For Kerry O'Brien it was to be the most momentous occasion of the season, the two-mile race in which he planned to set a new indoor world record. Ah, poor Kerry! Whenever he reaches out for something special, he ends up with a handful of bad luck. All last week, when he wasn't being chased from a golf course as just another jogger, he was having $60 lifted from his wallet while being fitted for a pair of slacks. And when he was finally allowed on a golf course, as a golfer, he hit two shots and the skies opened and he was drenched. The first fairway of the Torrey Pines Golf Course was the only place in San Diego where it rained that day. "Blimey," said Kerry O'Brien. Then, on the night before the race, he opened a Chinese fortune cookie and read, "You will lose through unusual happenings."
"That does it," said Mrs. Shirley Franken, the wife of meet promoter Al Franken, who had volunteered to drive O'Brien to Tijuana the next morning. "That place is creepy enough. With Kerry's luck, we'll never get back."
Knowing that his fortune was running true to form, O'Brien was easily disuaded from going to the den of Jos� Baba and his 40,000 thieves. "If this were just an ordinary race," he moaned, "nothing would be happening." It is only during the extraordinary that O'Brien has his hapless moments. Such as at the Olympics in Mexico City, when he ran into high altitude and two keyed-up Kenyans. Stamina is the 24-year-old Aussie's longest suit, but in Mexico he staggered home fourth in the 3,000-meter steeplechase behind Amos Biwott, Ben Kogo and George Young of the U.S.
"I was so upset," O'Brien said. "Here's Biwott, fat and with a terrible technique, up on the stand getting the gold medal. I felt like shooting him. All I could think of was how badly he ran, bouncing out of the water like some bloody ox. And that horrible time: 8:51!"
It took an 8:45 to qualify for the Olympics. Four months before, Young had run an 8:30.6 to win the AAUs. O'Brien had a lifetime best of 8:29. Last year he set the world record with an 8:22.
The week after his record run O'Brien was in Scotland for the Commonwealth Games. That little black cloud was also in Scotland. "Here I am leading," O'Brien said, "and on the next to last lap, I fall. My foot slips in my shoe, I hit the hurdle and I land 12 feet away on my rib cage. All I can do is cover my head and hope I don't get spiked. I guess that's what makes me so determined. How long can you ask an athlete to be around and ready?"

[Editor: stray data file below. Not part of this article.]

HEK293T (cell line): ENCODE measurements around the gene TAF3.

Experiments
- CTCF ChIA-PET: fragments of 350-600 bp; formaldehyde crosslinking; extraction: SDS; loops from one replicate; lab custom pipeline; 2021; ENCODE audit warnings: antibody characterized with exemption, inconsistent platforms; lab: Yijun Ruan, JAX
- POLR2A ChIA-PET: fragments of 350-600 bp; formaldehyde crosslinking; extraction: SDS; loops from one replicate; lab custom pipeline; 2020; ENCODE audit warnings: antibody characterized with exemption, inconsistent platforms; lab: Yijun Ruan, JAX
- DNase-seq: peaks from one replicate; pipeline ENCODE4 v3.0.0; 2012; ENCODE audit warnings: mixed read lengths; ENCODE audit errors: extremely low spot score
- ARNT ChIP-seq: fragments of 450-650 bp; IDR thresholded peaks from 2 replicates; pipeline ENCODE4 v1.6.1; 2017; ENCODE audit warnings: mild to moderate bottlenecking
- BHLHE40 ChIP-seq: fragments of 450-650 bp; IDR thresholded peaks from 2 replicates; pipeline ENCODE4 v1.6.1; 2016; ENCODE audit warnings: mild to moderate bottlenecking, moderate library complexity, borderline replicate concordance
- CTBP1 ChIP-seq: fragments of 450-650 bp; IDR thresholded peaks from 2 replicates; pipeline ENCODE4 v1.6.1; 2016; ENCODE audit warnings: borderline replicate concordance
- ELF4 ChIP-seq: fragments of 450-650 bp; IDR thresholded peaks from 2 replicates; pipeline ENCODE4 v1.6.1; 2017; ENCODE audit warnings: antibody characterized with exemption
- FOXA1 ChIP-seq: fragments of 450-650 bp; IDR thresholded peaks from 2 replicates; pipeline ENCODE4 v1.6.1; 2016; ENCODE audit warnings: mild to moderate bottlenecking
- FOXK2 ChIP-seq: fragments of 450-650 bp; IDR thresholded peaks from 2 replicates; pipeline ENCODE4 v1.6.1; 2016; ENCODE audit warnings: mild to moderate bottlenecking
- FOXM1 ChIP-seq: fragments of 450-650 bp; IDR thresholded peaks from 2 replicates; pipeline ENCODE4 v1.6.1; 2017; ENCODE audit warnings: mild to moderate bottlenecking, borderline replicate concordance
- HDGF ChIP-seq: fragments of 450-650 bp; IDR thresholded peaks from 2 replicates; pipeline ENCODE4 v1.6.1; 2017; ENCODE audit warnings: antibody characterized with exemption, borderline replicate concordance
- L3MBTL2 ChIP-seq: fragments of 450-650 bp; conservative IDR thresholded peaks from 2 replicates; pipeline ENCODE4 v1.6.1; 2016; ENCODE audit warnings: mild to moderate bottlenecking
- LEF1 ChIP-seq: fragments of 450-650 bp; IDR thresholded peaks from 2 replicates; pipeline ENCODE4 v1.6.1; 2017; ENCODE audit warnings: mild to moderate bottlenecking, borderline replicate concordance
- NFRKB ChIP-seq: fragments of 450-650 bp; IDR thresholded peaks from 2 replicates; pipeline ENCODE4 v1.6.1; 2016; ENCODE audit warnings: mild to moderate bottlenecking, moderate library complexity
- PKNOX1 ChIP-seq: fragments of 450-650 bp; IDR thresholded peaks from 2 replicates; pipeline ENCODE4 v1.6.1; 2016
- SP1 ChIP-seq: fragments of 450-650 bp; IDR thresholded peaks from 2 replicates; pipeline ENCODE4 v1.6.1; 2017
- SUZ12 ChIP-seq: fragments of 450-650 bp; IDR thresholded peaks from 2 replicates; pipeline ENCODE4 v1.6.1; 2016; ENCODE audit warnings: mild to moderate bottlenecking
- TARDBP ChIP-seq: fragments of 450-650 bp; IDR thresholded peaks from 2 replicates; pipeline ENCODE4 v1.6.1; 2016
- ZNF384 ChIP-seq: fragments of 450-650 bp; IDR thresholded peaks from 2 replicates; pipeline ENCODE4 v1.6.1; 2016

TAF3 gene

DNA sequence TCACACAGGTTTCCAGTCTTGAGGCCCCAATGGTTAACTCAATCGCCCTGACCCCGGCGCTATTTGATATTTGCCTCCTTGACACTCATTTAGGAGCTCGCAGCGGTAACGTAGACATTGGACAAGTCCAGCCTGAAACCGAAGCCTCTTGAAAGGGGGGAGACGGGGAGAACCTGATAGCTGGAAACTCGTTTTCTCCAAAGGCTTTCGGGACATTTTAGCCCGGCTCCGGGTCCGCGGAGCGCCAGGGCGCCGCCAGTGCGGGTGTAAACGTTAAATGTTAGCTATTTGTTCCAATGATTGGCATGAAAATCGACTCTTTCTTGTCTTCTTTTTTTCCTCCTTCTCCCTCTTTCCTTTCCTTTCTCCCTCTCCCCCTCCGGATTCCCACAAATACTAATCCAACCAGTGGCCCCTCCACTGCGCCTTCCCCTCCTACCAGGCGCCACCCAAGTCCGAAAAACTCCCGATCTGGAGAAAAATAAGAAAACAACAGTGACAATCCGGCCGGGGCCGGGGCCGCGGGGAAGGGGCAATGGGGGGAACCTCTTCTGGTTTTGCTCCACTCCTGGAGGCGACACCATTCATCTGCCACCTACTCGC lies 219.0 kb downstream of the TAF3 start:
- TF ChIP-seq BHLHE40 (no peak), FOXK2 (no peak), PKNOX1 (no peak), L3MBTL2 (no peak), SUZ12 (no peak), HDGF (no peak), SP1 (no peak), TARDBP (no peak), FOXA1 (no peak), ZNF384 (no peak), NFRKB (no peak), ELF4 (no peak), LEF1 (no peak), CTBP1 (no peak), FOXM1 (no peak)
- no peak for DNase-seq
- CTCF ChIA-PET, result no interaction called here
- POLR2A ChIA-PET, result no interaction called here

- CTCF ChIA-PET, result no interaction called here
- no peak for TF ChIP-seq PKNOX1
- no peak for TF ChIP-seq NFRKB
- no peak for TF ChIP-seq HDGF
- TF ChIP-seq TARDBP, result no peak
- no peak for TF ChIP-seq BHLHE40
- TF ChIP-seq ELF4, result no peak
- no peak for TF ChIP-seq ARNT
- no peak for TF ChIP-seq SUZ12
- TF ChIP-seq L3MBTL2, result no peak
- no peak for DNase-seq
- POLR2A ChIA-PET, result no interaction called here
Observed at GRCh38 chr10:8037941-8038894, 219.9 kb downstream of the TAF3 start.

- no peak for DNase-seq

To stay ready O'Brien, who is married and a PR man for Coca-Cola in Adelaide, runs at least 100 miles a week, most of them at a punishing pace. "He's a killer," said Kerry Pearce, an Australian out of the University of Texas at El Paso. "He'll run 10 miles in 51 minutes."
In 1968 Pearce set the indoor two-mile record (8:27.2) and then faded from sight. Last fall he decided to quit track. Then he decided to give it one last try. Pearce is cast in the mold of another Aussie, Ralph Doubell, the Olympic 800-meter champion. Both are single. Both would rather run into a bar than out on a road. "More people drink than run, so there must be some good points to that, too," said Doubell. "Right on," said Pearce. "Before, track was just a way of paying for my education. That's why I wasn't giving 100%. And when I set the world record I cut my time from 9:24 to 8:27.2 in just 13 months and I was content. This year I made up my mind I wanted to see about this record, to see if I really did it or just freaked it. Surprisingly, I'm working real hard, running 17 miles a day, and enjoying it."
Going into last week's race in the San Diego Sports Arena, where he had set the record three years previously, Pearce had seven victories in 10 indoor outings, including a two-mile in Seattle last month in which he tied his world record.
In February of 1969 George Young equaled Pearce's two-mile mark in San Diego and a week later in Philadelphia set the indoor three-mile world record. Then he quit. Said Young, "When you are 31, have two kids, have been to three Olympics and have two world records and no money, it seems kind of foolish to continue."